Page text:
Community remembers Morrey Plotkin at memorial service

Nov 7, 2014

Community icon Morrey Plotkin passed away in his sleep at his Playa del Rey home on Wednesday, October 8. He was 97.

A celebration of his life was held on Sunday, October 26 at Covenant Presbyterian Church and hundreds of community members attended the service to pay their respects to a man that dedicated the later part of his life to Westchester and Playa del Rey.

Born in Dallas, Texas in 1916, the oldest of three boys, Plotkin spent decades volunteering his time and money to make the Westchester community a better place. An innovative thinker, Plotkin put not only his money, but also his effort into scores of local organizations, saving several from financial collapse.

In 1992, Plotkin served as president of the LAX Chamber of Commerce and saw the local business organization through one of its darkest financial periods, helping to put it back on stable footing and helping it grow.

More recently, Plotkin helped keep afloat Westchester Playa Village (WPV), a local nonprofit that provides assistance to seniors to help them remain independent in the comfort and security of their own homes as long as possible.

“Morrey is the one who kept WPV alive at a critical juncture,” said Westchester Playa Village’s Executive Director Carol Kitabayashi. “We would not be here thriving without his influence and support. He continues to live on through all the people we serve at WPV. I feel so privileged to have received his guidance, support and friendship. He was a wonderfully amazing man who will be missed.”

Plotkin grew up in Eagle Rock, graduated from UCLA in 1938 and earned his master’s degree in political science two years later. In 1943, he married the love of his life, Mari; and they were married for 63 years until her death in 2006.

During World War II, Plotkin served in the Army Air Corps and retired with the rank of major in 1957. He earned his commercial pilot’s license while working for the Civil Aeronautics Authority, the precursor to the Federal Aviation Administration (FAA) and developed a lifelong love of aviation. He spent much of his professional career on the corporate staff of Northrop Corporation, where he specialized in mergers and acquisitions, retiring in 1970 at the age of 55.

But Morrey never really retired.Until the age of 90, he worked as a financial planner and gave thousands of hours to local nonprofit organizations, founding the Flight Path Learning Center of Southern California, a non-profit organization that celebrates the history of aviation and honors aviation pioneers.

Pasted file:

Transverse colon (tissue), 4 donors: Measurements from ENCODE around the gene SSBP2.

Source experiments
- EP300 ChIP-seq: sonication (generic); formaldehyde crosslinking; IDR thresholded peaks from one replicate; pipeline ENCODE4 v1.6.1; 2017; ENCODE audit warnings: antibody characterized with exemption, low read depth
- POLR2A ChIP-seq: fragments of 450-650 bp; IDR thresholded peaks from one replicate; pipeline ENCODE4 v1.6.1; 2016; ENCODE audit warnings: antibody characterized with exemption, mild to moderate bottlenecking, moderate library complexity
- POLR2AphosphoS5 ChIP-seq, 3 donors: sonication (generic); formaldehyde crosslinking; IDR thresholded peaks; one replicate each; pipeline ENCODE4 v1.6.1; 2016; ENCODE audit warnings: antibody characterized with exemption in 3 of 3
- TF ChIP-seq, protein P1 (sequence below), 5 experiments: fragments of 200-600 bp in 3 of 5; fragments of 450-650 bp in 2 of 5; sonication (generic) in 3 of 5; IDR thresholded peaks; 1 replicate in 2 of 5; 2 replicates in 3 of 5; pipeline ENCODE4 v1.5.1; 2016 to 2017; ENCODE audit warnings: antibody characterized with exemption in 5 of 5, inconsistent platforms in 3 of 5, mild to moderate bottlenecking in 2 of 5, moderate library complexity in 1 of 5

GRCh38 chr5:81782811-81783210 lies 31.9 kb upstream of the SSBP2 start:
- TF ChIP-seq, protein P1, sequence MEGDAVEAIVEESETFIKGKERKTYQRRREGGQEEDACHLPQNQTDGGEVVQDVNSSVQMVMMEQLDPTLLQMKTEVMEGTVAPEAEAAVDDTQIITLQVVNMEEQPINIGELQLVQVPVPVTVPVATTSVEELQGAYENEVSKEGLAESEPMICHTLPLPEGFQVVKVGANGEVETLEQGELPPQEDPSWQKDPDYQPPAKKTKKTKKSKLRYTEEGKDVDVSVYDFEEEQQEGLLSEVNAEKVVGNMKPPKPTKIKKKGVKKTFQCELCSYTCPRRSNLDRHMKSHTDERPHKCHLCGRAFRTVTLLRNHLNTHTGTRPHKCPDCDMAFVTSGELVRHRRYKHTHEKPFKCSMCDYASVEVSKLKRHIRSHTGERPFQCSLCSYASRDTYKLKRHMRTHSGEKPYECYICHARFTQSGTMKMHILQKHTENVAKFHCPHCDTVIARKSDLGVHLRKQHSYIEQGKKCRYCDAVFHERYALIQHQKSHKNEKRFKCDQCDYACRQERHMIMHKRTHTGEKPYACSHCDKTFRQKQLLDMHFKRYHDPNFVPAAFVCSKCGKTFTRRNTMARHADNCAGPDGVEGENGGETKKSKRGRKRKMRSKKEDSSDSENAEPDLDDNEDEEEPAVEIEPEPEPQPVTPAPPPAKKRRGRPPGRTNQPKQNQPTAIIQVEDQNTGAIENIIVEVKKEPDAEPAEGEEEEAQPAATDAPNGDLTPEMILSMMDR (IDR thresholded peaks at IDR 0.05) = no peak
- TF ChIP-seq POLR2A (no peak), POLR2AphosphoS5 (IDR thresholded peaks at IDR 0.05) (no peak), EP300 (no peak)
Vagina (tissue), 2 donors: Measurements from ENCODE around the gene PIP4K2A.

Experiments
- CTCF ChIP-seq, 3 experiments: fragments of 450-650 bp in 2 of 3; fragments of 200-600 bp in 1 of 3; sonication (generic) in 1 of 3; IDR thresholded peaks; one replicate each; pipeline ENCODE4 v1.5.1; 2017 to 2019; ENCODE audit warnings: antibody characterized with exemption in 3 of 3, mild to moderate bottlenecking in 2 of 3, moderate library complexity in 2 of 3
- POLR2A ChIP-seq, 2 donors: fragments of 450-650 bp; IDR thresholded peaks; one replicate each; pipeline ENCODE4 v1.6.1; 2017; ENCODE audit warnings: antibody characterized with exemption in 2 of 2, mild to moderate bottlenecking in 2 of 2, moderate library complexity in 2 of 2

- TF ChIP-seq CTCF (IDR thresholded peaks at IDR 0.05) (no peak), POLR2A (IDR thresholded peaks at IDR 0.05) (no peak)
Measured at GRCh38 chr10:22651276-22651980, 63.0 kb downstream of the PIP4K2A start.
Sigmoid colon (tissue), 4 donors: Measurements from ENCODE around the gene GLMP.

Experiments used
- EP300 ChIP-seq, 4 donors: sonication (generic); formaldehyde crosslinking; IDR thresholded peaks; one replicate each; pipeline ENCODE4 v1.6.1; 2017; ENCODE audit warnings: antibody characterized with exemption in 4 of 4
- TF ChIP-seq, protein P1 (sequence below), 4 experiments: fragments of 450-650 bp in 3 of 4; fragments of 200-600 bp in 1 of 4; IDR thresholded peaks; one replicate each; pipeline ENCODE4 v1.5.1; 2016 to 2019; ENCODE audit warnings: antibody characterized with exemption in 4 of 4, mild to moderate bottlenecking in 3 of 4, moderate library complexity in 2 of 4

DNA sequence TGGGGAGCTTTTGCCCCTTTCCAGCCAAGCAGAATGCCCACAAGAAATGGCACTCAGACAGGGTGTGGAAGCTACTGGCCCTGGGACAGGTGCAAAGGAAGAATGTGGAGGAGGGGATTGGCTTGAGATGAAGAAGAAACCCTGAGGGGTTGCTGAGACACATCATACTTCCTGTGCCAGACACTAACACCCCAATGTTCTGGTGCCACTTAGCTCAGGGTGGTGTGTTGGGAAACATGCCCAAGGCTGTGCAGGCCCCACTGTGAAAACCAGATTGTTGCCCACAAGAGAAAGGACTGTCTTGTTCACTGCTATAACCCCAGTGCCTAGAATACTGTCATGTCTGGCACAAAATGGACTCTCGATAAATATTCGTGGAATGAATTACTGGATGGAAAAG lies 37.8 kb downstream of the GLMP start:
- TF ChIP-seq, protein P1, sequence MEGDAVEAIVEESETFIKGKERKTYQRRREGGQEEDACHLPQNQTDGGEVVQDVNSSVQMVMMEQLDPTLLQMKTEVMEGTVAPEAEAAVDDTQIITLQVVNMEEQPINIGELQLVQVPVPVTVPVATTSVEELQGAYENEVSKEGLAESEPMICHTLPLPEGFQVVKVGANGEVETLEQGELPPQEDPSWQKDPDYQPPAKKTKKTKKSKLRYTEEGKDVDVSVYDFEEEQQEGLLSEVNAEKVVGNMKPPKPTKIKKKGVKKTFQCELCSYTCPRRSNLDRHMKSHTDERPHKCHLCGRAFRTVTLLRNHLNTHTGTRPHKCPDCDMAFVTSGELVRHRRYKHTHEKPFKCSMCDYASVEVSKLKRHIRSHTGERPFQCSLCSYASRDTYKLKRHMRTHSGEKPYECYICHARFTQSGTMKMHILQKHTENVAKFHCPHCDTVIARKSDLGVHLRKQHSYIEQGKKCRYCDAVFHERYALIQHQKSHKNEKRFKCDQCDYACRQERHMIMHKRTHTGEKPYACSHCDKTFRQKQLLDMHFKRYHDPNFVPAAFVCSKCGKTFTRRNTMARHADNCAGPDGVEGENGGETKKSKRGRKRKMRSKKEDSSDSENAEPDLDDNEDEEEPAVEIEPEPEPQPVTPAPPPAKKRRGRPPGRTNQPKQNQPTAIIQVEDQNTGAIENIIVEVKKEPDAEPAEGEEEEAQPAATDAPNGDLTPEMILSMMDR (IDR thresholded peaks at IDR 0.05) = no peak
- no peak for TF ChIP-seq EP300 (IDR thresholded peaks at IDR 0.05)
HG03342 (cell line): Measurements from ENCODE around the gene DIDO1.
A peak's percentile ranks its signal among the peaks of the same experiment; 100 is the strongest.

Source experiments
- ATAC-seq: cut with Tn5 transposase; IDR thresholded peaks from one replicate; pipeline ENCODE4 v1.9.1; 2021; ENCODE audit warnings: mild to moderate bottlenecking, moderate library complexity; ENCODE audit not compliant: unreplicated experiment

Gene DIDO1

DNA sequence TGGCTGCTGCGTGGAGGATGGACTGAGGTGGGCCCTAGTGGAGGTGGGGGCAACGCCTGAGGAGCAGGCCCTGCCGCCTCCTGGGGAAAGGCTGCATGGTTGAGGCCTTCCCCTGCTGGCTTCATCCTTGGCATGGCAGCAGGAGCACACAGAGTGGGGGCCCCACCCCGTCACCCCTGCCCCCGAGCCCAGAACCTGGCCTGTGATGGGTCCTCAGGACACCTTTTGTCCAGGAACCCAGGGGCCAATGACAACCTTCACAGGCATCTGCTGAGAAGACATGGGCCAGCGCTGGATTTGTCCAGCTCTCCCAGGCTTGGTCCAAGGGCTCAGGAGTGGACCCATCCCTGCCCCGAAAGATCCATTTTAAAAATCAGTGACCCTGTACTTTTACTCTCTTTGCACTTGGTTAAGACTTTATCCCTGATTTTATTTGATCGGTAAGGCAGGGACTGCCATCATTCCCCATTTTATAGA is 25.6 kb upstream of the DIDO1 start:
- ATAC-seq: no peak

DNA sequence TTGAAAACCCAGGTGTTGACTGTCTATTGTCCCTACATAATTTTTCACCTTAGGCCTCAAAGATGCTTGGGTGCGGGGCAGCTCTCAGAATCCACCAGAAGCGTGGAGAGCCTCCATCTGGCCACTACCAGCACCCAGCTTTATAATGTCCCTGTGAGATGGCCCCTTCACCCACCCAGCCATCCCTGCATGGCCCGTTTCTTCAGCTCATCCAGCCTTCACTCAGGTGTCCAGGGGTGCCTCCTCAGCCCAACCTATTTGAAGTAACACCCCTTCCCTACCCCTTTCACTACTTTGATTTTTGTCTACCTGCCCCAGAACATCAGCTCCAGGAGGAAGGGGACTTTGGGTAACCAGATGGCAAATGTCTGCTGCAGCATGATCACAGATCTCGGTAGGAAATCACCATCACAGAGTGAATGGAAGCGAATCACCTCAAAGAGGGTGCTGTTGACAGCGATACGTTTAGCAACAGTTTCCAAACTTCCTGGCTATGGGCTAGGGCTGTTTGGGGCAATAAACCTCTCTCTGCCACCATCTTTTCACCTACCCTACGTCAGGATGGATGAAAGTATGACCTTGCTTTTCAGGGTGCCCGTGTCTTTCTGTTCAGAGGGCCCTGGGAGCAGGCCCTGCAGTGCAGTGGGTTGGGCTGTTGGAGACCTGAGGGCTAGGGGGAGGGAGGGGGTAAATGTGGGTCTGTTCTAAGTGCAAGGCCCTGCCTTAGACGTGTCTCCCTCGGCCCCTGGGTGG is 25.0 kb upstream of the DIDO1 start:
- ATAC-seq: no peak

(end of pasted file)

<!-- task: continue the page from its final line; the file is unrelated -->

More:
“Morrey walked down Sepulveda Boulevard, though the Westchester Business District, and questioned what we could do to encourage people to walk down our sidewalks,” said Rowena Ake, former chair of Flight Path. “His idea was the Flight Path Walk of Fame.”

Today, Flight Path has grown into a learning center and flight museum in the Imperial Terminal at LAX, as well as a Flight Path Walk of Fame that houses more than 50 bronze plaques embedded in the sidewalk along Sepulveda Boulevard– right where Morrey visualized them.

A deeply religious man, Plotkin donated much time and money to Covenant Presbyterian Church and was named the 1963 Southern California Presbyterian Man of the Year, just one of many awards he earned during his lifetime.

He earned the 2006 Fritz B. Burns Outstanding Community Service & Leadership Award, as well as the 2010 Howard B. Drollinger Leadership Award and served as the community’s Honorary Mayor in 1986.

“Morrey Plotkin was a giant and an icon, the quintessential civic leader,” said City Councilman Mike Bonin, who represents the Westchester, Playa del Rey and Playa Vista area. “For generations, our community has been blessed with his commitment, his service and his leadership. He dedicated himself to making our neighborhoods better and rolling up his sleeves to get things done. Over the years, his work and his service inspired so many people to get involved in the community. I am certain his legacy will do the same.”

And while Plotkin was always there to help organizations in need, his true impact was felt by the individuals he helped support. From local business leaders to those who served with him on volunteer boards, Plotkin was always there with a word of encouragement or a bit of sage advice.

“Morrey took me under his wing when I graduated from LMU and would regularly share life’s lessons with me over a steak sandwich at the Forum Club,” said David A. Herbst, a Westchester resident. “I never witnessed him being anything other than one of the most decent and truly holy men I’ve known. I have lost a very dear friend. Our community has lost a titan.”

Plotkin is survived by his brother Peter and his two children Lisa Marie Plotkin and Larry Plotkin and Larry’s significant other, Diane Barretti. He is also survived by his four grandchildren: Matthew Plotkin, and his wife Rebecca; Sarah Plotkin Dacong, and her husband Anthony Dacong; Andrew Plotkin and Kailee Plotkin.

The family has requested that those interested in making a donation in Plotkin’s name to donate to the Morrey Plotkin Memorial Fund at Covenant Presbyterian Church. Checks can be made payable to Covenant Presbyterian Church Endowment Fund (unrestricted) and sent to 6323 W. 80th Street, Westchester, CA 90045.

Story By Geoff Maleman

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